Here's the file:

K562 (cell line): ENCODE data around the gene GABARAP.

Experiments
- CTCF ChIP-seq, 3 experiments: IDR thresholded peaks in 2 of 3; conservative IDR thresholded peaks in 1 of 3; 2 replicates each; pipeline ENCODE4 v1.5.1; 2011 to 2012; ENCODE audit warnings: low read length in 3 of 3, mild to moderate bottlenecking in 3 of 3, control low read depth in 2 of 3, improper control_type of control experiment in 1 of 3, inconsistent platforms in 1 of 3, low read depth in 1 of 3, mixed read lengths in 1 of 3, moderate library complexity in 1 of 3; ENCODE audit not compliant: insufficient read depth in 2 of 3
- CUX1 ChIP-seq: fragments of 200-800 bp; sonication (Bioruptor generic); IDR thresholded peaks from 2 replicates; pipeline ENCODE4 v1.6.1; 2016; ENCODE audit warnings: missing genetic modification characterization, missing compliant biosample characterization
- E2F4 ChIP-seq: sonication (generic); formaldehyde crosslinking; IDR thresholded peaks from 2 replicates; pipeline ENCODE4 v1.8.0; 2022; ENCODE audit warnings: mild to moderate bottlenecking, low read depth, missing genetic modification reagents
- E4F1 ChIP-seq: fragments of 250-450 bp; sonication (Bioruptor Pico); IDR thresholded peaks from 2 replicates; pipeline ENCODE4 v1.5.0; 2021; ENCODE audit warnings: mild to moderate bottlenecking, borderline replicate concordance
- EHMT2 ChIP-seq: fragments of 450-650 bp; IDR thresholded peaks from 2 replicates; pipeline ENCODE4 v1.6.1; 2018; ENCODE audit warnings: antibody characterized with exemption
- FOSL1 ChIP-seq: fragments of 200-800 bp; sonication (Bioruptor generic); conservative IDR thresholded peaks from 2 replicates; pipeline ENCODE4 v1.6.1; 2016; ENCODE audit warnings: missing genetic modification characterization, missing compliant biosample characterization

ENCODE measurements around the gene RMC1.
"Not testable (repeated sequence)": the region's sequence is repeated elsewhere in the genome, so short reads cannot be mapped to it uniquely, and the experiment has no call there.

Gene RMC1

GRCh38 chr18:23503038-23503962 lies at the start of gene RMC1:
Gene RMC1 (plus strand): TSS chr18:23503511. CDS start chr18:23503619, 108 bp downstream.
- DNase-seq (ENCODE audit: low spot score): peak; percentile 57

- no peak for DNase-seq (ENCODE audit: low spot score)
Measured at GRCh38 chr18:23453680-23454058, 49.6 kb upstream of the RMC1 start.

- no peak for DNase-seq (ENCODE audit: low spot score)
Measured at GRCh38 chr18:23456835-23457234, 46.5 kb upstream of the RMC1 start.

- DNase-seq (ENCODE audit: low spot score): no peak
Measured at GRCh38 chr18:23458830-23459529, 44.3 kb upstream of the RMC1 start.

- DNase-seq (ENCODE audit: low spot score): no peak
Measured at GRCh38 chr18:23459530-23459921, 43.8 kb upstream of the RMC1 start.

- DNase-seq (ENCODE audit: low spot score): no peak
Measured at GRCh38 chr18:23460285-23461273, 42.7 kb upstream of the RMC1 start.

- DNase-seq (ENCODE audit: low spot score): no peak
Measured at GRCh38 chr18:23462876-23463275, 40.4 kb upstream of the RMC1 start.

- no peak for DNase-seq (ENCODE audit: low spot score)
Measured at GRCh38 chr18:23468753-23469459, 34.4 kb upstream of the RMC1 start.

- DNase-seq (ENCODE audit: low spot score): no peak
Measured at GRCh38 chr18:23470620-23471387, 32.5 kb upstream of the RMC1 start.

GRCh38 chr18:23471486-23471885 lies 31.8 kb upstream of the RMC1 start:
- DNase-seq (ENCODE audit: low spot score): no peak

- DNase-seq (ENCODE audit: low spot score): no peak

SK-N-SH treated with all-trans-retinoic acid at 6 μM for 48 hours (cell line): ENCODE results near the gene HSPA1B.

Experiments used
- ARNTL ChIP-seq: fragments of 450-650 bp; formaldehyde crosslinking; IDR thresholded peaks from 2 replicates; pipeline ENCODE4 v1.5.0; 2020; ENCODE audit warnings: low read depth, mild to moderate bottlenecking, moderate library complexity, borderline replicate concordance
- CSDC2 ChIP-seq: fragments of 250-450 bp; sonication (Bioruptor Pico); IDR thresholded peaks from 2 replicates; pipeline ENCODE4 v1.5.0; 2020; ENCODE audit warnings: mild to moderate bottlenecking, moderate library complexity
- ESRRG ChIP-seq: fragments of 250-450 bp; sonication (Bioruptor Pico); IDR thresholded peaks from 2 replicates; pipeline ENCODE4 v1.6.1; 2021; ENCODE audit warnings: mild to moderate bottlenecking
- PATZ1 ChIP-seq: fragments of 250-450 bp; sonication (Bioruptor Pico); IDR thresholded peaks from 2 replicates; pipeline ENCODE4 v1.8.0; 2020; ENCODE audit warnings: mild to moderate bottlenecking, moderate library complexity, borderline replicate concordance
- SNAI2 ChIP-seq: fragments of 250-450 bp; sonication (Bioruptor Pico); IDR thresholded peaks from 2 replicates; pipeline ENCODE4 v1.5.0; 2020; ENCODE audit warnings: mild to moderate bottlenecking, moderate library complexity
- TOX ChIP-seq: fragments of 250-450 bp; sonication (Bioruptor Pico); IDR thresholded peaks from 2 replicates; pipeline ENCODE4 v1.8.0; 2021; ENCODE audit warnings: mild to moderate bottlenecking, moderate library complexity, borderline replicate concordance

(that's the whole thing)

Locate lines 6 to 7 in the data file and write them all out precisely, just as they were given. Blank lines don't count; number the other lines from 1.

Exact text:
- E4F1 ChIP-seq: fragments of 250-450 bp; sonication (Bioruptor Pico); IDR thresholded peaks from 2 replicates; pipeline ENCODE4 v1.5.0; 2021; ENCODE audit warnings: mild to moderate bottlenecking, borderline replicate concordance
- EHMT2 ChIP-seq: fragments of 450-650 bp; IDR thresholded peaks from 2 replicates; pipeline ENCODE4 v1.6.1; 2018; ENCODE audit warnings: antibody characterized with exemption